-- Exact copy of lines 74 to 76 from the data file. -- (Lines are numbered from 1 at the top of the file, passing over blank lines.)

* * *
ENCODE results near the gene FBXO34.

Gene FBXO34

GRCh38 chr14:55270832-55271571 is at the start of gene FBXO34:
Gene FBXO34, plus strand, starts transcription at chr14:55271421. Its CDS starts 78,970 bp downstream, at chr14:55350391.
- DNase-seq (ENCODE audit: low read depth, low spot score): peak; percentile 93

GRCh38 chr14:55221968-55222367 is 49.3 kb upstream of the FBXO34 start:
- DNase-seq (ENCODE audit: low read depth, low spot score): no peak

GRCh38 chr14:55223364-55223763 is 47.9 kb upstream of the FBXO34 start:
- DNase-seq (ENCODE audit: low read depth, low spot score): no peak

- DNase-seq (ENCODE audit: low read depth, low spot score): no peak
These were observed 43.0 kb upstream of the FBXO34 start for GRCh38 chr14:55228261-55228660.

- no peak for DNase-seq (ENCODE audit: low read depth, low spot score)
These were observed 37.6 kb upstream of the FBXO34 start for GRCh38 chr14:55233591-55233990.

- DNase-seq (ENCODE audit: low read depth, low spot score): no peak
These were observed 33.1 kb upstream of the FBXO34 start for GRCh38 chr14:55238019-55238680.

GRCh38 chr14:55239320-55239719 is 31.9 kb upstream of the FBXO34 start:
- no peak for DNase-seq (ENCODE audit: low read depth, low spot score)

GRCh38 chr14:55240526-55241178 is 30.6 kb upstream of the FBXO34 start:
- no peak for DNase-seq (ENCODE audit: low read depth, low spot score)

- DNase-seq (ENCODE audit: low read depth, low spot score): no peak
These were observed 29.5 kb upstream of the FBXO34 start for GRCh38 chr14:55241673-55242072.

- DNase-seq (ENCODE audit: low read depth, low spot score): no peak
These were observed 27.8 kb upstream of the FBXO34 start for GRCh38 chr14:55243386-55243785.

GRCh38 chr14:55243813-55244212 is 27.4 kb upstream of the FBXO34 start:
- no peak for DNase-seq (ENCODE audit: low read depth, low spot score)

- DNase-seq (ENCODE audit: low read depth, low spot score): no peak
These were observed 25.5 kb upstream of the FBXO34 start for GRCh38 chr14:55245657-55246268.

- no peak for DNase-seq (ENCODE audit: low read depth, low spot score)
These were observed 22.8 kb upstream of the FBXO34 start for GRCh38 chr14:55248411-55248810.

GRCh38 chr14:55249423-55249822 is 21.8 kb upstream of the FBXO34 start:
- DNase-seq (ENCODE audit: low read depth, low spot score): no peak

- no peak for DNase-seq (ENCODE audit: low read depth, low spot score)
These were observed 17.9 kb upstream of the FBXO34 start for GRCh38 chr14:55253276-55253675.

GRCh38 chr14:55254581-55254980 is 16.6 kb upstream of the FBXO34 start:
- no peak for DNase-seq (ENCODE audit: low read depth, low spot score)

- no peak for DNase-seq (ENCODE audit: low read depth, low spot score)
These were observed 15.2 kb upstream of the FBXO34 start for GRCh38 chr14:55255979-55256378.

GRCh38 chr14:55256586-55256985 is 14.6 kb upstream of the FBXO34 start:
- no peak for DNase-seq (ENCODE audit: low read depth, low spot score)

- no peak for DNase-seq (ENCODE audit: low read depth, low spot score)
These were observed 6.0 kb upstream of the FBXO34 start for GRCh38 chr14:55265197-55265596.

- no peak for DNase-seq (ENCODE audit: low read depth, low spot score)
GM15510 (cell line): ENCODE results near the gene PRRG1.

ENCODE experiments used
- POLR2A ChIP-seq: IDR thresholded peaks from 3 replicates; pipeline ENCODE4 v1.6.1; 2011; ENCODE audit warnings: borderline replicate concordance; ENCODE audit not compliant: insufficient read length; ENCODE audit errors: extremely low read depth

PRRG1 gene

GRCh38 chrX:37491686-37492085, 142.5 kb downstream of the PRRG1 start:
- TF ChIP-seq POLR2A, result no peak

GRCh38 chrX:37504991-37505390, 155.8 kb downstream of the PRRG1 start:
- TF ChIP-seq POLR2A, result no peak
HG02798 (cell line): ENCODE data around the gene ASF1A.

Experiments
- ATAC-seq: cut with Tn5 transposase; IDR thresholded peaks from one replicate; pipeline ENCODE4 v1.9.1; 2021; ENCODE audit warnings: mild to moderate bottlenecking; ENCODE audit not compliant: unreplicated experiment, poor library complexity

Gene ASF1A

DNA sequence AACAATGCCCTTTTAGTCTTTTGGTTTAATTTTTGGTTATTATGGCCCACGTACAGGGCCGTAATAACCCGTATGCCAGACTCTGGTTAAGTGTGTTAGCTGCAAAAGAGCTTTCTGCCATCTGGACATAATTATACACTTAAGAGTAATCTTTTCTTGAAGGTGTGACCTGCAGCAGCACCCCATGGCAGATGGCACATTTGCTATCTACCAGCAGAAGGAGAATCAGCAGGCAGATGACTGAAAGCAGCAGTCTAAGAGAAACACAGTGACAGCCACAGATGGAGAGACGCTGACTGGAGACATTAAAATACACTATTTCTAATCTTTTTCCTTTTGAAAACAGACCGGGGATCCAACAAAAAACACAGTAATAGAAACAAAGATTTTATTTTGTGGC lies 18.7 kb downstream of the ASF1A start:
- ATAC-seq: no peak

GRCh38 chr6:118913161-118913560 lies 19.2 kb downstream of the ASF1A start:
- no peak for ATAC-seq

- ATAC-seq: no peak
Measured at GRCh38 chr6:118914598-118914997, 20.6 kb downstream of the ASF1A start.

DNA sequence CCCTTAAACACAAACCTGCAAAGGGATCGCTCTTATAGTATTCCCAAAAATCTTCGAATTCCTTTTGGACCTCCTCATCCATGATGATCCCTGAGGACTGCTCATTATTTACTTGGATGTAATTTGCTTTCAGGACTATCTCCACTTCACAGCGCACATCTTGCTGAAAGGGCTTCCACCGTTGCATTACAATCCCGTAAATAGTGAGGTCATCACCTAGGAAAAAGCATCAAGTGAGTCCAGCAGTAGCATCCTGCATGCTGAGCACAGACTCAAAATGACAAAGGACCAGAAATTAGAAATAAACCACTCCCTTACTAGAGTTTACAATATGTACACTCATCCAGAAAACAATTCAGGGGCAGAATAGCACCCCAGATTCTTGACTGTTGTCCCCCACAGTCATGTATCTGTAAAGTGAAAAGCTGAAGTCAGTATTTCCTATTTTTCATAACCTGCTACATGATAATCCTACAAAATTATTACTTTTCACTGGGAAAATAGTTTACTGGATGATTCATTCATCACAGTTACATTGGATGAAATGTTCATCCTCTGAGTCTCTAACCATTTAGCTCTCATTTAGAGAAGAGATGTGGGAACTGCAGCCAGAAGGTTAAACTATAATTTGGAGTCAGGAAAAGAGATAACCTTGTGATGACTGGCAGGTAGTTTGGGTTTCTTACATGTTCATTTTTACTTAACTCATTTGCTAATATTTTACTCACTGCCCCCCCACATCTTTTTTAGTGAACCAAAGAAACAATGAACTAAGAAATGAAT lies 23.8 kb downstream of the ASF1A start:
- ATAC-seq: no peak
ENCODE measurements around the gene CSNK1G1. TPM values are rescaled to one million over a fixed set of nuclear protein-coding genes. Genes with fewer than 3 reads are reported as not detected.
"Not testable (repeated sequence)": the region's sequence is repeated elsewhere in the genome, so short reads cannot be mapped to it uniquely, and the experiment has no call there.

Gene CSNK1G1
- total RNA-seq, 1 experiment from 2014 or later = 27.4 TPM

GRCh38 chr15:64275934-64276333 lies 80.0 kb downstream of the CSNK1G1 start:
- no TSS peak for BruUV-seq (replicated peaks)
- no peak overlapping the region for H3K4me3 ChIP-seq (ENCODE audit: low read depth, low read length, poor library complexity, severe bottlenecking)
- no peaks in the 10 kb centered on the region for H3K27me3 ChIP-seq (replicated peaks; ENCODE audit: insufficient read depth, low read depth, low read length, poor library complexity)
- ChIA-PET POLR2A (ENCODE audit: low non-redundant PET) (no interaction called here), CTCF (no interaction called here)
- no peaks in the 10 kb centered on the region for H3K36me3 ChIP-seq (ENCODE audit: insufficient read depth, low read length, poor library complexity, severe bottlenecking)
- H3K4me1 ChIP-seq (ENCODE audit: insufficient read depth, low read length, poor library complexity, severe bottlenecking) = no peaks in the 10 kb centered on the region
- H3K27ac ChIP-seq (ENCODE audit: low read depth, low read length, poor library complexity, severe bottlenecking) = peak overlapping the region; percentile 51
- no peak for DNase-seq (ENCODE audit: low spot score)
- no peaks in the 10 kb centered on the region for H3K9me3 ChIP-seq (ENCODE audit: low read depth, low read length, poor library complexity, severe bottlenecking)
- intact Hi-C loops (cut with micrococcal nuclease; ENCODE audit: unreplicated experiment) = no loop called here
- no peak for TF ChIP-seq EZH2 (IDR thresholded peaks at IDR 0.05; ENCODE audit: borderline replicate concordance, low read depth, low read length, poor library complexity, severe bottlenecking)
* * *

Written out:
- H3K27ac ChIP-seq (ENCODE audit: low read depth, low read length, poor library complexity, severe bottlenecking) = peak overlapping the region; percentile 51
- no peak for DNase-seq (ENCODE audit: low spot score)
- no peaks in the 10 kb centered on the region for H3K9me3 ChIP-seq (ENCODE audit: low read depth, low read length, poor library complexity, severe bottlenecking)